While ATTOM Data Solutions indicates that there is a potential for the number of foreclosures to increase throughout the country, it’s important to understand why they won’t rock the housing market this time around:

“The United States faces a possible foreclosure surge over the coming months that could more than double the number of households threatened with eviction for not paying their mortgages.”

That number may sound massive, but it is actually much smaller than it seems at first glance. Today’s actual quarterly active foreclosure number is 74,860. That’s over 7.5x lower than the number of foreclosures the country saw at the peak of the housing crash in 2009. When looking at the graph below, it’s clear that even if the number of quarterly foreclosures today doubles, as ATTOM Data Solutions indicates is a possibility (not a given), they will only reach what historically-speaking is a normalized range, far below what up-ended the housing market roughly 10 years ago.Why Foreclosures Won’t Crush the Housing Market Next Year | MyKCMEquity is growing, jobs are returning, and the economy is slowly recovering, so the perfect storm for a wave of foreclosures is not realistically in the housing market forecast. As Odeta Kushi, Deputy Chief Economist for First American notes:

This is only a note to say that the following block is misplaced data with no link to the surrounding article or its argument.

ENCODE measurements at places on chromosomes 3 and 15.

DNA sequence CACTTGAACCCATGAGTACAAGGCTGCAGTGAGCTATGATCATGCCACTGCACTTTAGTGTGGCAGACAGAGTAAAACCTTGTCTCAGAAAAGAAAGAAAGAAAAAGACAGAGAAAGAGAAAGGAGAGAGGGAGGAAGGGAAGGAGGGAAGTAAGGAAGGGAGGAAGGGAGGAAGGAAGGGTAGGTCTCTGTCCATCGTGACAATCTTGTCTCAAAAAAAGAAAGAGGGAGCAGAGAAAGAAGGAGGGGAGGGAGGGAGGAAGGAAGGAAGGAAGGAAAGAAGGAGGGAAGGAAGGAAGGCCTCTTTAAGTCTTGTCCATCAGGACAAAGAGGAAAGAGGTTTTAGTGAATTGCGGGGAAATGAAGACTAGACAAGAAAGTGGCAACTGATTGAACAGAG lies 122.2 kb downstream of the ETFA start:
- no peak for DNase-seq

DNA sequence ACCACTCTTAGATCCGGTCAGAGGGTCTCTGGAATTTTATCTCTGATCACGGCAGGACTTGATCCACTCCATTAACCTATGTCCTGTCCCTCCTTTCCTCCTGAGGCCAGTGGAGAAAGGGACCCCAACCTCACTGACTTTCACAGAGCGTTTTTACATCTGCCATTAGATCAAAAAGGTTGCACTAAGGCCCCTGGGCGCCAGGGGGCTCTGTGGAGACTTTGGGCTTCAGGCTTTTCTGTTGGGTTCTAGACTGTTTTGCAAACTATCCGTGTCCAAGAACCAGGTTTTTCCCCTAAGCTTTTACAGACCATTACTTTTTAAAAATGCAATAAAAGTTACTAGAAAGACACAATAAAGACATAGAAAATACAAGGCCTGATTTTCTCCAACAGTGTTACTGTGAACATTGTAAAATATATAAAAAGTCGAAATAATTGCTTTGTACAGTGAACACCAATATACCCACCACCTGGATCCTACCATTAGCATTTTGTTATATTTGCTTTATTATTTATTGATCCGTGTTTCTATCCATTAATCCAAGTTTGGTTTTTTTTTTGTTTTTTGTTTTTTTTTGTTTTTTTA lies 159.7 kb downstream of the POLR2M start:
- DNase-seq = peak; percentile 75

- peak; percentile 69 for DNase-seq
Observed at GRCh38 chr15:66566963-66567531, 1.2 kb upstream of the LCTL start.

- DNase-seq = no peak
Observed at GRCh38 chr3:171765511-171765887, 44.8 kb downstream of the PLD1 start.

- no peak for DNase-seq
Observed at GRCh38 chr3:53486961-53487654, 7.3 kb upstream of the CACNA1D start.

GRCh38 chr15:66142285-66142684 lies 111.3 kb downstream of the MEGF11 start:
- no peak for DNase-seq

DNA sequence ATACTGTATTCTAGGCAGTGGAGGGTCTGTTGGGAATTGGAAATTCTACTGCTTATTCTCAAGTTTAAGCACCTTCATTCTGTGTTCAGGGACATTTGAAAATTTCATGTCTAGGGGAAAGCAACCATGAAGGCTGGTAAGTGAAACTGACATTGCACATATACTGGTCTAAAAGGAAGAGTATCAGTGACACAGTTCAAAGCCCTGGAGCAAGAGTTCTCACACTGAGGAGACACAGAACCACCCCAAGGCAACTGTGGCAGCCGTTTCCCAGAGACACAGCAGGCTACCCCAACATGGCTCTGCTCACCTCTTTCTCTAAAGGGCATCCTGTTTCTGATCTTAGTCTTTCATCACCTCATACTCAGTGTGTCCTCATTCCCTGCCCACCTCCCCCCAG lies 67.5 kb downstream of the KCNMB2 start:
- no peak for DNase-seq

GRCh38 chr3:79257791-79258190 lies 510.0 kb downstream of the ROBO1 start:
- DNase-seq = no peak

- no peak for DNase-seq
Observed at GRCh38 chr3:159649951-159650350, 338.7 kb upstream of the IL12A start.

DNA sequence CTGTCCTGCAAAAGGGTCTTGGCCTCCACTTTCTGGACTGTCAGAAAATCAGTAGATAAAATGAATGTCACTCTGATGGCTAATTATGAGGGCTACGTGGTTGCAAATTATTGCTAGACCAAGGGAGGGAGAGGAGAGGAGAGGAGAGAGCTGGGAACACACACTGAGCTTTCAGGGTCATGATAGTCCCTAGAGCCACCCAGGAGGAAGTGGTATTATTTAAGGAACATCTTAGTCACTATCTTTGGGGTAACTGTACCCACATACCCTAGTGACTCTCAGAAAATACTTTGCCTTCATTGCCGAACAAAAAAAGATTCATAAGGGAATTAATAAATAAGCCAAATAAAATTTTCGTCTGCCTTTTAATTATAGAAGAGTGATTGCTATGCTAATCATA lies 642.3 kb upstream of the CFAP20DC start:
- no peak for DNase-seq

“Alone, economic hardship and a lack of equity are each necessary, but not sufficient to trigger a foreclosure. It is only when both conditions exist that a foreclosure becomes a likely outcome.”

While our hearts are with anyone who may end up in foreclosure as a result of this crisis, we do know that today’s homeowners have more options than they did 10 years ago. For some, it may mean selling their house and downsizing with that equity, which is a far better outcome than foreclosure.

Bottom Line

Homeowners today have many options to avoid foreclosure, and equity is surely helping to keep many afloat. Even if today’s rate of foreclosures doubles, it will still only hit a mark that is more in line with a historically normalized range, a very good sign for homeowners and the housing market.